Gill | 5720 comments Shirley wrote: "This thread has been a bit of an eye opener for me! I think, because I enjoyed it when I read it as a child/teen, I expected everyone to like it!!"

To be honest, until this thread, I've never met anyone who didn't like the book.


LauraT (laurata) | 13415 comments Mod
Leslie wrote: "Jean wrote: "You carry on and like what you want Shirley!! LOL

I was staggered to read someone in our group say long parts of Oliver Twist - a book I have read and loved many tim..."


My son thinks almost exactly like this. The problem is that young people now re not used to long sentences and descriptions. I don't say long books - for some can be like this, but for istance my son loves Stephen King and has read It or 11/22/63 in very little time. But ing writes in a "modern" style: shorter sentences, gripping plot. Middlemarch or Oliver twist need patience to be discovered.


message 38: by Bionic Jean (last edited Feb 06, 2014 04:56AM) (new) - added it

Bionic Jean (bionicjean) Gill - does this include males? Nobody seems to have picked me up on that...


message 39: by Gill (new) - rated it 4 stars

Gill | 5720 comments Jean wrote: "Gill - does this include males? Nobody seems to have picked me up on that..."

I don't know any men who have read it. I think when I was a child they were too busy with Just William and Kidnapped.


message 40: by Bionic Jean (new) - added it

Bionic Jean (bionicjean) But since you and I have probably both read those two books, (I love the "William" series!) it does sounds as though it is not a book which is read by boys or men.

So I stand by what I said in comment 20! Nearly all the books I rate highly can be read by either gender.


message 41: by Beth (new) - rated it 5 stars

Beth | 508 comments Gill wrote: "Shirley wrote: "This thread has been a bit of an eye opener for me! I think, because I enjoyed it when I read it as a child/teen, I expected everyone to like it!!"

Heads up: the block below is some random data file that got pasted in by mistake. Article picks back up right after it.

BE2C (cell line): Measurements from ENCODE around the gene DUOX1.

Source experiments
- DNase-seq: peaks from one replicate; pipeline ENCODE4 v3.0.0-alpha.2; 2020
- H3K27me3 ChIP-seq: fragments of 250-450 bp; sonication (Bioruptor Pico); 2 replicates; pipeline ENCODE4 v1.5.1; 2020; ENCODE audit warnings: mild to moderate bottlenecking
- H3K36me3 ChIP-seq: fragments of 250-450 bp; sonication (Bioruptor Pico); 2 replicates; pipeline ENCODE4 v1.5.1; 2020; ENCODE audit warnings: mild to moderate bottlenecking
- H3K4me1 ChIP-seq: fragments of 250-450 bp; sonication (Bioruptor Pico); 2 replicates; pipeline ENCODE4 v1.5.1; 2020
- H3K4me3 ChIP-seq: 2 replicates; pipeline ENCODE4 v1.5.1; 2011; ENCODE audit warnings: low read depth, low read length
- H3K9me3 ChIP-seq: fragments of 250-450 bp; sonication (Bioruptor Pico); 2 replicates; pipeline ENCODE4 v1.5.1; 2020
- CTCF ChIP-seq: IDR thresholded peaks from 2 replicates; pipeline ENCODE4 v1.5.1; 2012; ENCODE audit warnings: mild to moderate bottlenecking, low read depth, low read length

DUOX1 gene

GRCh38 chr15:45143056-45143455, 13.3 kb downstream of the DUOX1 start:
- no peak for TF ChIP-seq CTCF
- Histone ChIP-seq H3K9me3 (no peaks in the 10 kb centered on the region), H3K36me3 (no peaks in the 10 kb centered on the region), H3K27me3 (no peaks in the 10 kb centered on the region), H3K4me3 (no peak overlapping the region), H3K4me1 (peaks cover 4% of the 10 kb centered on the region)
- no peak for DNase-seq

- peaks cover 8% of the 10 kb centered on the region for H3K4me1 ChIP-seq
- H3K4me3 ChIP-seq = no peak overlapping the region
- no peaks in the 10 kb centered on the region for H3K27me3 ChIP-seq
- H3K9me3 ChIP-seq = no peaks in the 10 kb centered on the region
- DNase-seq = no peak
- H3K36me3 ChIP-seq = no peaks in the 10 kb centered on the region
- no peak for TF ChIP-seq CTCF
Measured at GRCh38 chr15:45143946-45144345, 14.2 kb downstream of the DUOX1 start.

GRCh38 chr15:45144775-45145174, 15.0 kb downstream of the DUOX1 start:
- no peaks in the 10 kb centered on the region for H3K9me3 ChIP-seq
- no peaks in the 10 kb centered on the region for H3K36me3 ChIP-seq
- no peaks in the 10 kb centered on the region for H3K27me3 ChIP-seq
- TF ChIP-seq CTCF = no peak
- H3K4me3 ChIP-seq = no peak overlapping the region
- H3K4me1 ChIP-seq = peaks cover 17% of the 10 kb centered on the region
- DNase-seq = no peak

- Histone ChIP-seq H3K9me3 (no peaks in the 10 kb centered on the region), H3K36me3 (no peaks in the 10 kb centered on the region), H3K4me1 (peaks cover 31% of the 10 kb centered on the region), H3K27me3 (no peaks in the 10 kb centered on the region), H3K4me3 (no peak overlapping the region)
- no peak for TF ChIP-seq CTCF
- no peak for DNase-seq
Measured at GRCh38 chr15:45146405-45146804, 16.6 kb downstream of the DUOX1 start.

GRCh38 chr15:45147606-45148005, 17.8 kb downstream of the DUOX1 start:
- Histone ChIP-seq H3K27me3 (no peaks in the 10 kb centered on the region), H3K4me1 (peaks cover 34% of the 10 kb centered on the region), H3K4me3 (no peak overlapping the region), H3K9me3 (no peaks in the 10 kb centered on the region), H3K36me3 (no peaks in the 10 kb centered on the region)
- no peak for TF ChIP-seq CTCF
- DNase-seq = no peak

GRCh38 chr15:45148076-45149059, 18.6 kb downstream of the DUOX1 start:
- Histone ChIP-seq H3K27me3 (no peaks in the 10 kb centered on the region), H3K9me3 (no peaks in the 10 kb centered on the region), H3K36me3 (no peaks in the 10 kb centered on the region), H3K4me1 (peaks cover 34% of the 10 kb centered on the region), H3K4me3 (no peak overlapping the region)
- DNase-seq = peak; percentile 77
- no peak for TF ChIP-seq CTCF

To be honest, until this thread,..."



same here. But then again, I haven't read it in 20 years - maybe if I read it again I would feel differently - but I doubt it.


message 42: by Gill (new) - rated it 4 stars

Gill | 5720 comments I picked up a Just William book once as a child and really disliked it. Each to their own!


message 43: by Bionic Jean (new) - added it

Bionic Jean (bionicjean) LOL Gill! If you had liked them you would love Martin Jarvis's readings of them, no doubt :)


message 44: by [deleted user] (new)

I loved Just William! 'I shall squeam and squeam until I'm sick'

The best books can be enjoyed by both genders


Alannah Clarke (alannahclarke) | 11965 comments Mod
Hoping to read this soon.


message 46: by Amber (new)

Amber (amberterminatorofgoodreads) It's pretty good alannah and little men is good too.


Alannah Clarke (alannahclarke) | 11965 comments Mod
Good news it's on my ibooks already. :) How long is the book Amber?


message 48: by Amber (new)

Amber (amberterminatorofgoodreads) I can't remember as I read it last year but little men was 266 pages in my ebook copy.


LauraT (laurata) | 13415 comments Mod
It goes on like a glass of pure water; don't bother about the lengh: after that you'll want to go on with good wives!


message 50: by Amber (new)

Amber (amberterminatorofgoodreads) I'm going to read Jo's Boys in the Summer as that is the last book in the Little Women trilogy after Little Men.